On the Place she met Lestivoudois on his way back, for, in order not to shorten his day’s labour, he preferred interrupting his work, then beginning it again, so that he rang the Angelus to suit his own convenience. Besides, the ringing over a little earlier warned the lads of catechism hour.
Already a few who had arrived were playing marbles on the stones of the cemetery. Others, astride the wall, swung their legs, kicking with their clogs the large nettles growing between the little enclosure and the newest graves. This was the only green spot. All the rest was but stones, always covered with a fine powder, despite the vestry-broom.
The children in list shoes ran about there as if it were an enclosure made for them. The shouts of their voices could be heard through the humming of the bell. This grew less and less with the swinging of the great rope that, hanging from the top of the belfry, dragged its end on the ground. Swallows flitted to and fro uttering little cries, cut the air with the edge of their wings, and swiftly returned to their yellow nests under the tiles of the coping. At the end of the church a lamp was burning, the wick of a night-light in a glass hung up. Its light from a distance looked like a white stain trembling in the oil. A long ray of the sun fell across the nave and seemed to darken the lower sides and the corners.
“Where is the cure?” asked Madame Bovary of one of the lads, who was amusing himself by shaking a swivel in a hole too large for it.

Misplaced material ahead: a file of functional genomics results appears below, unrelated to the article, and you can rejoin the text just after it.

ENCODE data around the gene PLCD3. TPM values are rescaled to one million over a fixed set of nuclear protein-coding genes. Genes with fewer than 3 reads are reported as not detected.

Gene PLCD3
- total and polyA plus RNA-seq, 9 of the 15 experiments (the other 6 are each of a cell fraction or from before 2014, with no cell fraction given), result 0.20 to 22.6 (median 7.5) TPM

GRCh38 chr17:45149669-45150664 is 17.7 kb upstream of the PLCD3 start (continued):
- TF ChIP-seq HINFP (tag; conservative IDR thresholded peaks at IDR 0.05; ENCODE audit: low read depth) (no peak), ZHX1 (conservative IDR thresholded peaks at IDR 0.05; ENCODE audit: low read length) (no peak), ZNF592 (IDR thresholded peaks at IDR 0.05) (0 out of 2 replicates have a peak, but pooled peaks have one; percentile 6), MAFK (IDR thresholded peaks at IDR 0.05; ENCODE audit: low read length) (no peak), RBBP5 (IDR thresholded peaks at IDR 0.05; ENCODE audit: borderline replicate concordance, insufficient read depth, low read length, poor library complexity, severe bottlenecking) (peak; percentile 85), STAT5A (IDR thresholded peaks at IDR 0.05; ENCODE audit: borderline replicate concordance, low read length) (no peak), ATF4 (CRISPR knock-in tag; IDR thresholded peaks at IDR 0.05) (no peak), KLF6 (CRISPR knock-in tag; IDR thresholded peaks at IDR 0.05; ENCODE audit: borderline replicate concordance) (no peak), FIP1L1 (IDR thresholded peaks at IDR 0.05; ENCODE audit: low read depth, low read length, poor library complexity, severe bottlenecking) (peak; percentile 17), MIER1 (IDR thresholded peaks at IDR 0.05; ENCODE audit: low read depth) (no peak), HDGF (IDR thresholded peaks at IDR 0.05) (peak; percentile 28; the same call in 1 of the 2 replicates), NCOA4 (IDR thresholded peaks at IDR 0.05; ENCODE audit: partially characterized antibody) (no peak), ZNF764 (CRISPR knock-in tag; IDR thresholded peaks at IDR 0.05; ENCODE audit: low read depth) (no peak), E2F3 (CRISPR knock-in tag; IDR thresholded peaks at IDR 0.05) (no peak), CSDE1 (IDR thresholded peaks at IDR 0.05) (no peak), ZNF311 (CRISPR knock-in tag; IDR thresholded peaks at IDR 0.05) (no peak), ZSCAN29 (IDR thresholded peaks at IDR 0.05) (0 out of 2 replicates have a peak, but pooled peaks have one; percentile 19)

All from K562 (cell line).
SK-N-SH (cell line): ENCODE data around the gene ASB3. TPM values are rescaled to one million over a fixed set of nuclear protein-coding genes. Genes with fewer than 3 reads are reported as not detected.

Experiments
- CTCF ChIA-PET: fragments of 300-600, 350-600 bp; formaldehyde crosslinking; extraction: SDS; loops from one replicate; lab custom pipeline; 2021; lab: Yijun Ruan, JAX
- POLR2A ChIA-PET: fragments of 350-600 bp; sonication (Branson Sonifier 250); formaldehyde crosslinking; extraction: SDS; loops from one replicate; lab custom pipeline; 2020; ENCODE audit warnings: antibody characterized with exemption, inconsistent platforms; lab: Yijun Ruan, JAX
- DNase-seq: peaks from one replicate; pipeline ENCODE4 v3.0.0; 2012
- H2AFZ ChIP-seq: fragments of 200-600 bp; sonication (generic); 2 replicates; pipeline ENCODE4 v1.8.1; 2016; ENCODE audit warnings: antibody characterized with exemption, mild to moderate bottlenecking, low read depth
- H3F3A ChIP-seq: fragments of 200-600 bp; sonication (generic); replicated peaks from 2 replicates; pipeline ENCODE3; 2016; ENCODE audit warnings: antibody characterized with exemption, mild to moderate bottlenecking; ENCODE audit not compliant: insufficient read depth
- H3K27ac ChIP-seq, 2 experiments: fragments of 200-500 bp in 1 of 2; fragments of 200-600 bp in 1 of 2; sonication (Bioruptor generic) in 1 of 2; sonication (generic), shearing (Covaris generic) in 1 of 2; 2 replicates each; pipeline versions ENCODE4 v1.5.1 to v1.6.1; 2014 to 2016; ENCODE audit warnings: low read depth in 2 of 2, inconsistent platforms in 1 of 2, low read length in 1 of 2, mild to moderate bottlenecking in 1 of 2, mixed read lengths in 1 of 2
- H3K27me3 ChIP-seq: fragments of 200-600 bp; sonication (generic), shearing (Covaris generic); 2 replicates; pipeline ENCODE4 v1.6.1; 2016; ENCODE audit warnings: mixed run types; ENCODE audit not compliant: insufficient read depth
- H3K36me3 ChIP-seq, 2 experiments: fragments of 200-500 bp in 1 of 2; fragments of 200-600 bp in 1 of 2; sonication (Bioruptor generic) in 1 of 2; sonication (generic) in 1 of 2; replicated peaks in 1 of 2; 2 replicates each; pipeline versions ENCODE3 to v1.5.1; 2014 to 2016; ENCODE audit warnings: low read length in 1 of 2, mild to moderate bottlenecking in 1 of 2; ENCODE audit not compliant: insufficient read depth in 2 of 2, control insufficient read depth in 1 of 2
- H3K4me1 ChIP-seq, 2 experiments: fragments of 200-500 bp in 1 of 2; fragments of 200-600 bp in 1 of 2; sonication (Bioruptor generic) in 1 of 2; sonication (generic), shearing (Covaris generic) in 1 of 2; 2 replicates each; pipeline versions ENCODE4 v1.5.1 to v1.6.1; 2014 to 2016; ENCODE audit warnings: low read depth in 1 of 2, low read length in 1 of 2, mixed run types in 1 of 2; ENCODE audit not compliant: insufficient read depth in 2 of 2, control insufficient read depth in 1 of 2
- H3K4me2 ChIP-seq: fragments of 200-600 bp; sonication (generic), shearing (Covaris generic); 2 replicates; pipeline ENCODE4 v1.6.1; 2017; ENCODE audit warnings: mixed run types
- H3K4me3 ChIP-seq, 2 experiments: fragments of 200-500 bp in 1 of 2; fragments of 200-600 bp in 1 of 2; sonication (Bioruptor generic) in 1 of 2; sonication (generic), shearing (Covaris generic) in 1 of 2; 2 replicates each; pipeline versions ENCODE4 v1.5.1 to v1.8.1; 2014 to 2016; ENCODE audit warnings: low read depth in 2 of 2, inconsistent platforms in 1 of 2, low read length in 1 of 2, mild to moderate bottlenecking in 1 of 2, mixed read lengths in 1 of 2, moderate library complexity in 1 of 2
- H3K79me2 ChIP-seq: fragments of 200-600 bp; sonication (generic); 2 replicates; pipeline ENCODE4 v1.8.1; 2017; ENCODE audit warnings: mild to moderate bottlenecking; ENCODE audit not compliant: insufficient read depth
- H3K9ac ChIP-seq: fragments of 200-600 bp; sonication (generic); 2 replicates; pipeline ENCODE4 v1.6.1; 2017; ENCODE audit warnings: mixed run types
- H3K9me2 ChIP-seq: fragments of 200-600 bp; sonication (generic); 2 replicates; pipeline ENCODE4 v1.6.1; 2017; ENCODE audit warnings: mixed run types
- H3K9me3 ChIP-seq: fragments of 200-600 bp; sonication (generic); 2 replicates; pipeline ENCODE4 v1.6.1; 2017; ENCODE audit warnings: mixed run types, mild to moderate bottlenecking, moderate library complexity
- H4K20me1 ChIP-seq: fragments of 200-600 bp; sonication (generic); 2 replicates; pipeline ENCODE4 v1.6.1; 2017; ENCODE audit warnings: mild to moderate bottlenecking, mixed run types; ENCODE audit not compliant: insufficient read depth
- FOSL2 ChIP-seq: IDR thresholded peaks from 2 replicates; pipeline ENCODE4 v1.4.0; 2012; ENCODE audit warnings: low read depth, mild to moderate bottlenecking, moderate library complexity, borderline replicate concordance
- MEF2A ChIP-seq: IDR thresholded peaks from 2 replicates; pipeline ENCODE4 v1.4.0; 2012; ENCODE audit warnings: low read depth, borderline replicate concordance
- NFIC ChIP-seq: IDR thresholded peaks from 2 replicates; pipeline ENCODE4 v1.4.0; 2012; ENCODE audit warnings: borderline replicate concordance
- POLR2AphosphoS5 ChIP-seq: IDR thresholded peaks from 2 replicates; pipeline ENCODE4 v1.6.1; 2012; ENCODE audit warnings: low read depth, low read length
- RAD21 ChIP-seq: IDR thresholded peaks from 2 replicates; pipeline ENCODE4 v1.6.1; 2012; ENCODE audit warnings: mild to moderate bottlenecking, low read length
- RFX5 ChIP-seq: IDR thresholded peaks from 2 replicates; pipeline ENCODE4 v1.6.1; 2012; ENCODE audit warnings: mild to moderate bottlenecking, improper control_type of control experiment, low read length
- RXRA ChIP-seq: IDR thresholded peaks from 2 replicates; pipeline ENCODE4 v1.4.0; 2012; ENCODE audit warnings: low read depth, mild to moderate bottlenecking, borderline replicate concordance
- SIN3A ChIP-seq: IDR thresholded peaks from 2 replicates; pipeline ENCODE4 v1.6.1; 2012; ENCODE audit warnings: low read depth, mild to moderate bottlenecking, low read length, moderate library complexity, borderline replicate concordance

“He is just coming,” he answered.
And in fact the door of the presbytery grated; Abbe Bournisien appeared; the children, pell-mell, fled into the church.
“These young scamps!” murmured the priest, “always the same!”
Then, picking up a catechism all in rags that he had struck with is foot, “They respect nothing!” But as soon as he caught sight of Madame Bovary, “Excuse me,” he said; “I did not recognise you.”
He thrust the catechism into his pocket, and stopped short, balancing the heavy vestry key between his two fingers.
The light of the setting sun that fell full upon his face paled the lasting of his cassock, shiny at the elbows, unravelled at the hem. Grease and tobacco stains followed along his broad chest the lines of the buttons, and grew more numerous the farther they were from his neckcloth, in which the massive folds of his red chin rested; this was dotted with yellow spots, that disappeared beneath the coarse hair of his greyish beard. He had just dined and was breathing noisily.
“How are you?” he added.
“Not well,” replied Emma; “I am ill.”
“Well, and so am I,” answered the priest. “These first warm days weaken one most remarkably, don’t they? But, after all, we are born to suffer, as St. Paul says. But what does Monsieur Bovary think of it?”
“He!” she said with a gesture of contempt.
“What!” replied the good fellow, quite astonished, “doesn’t he prescribe something for you?”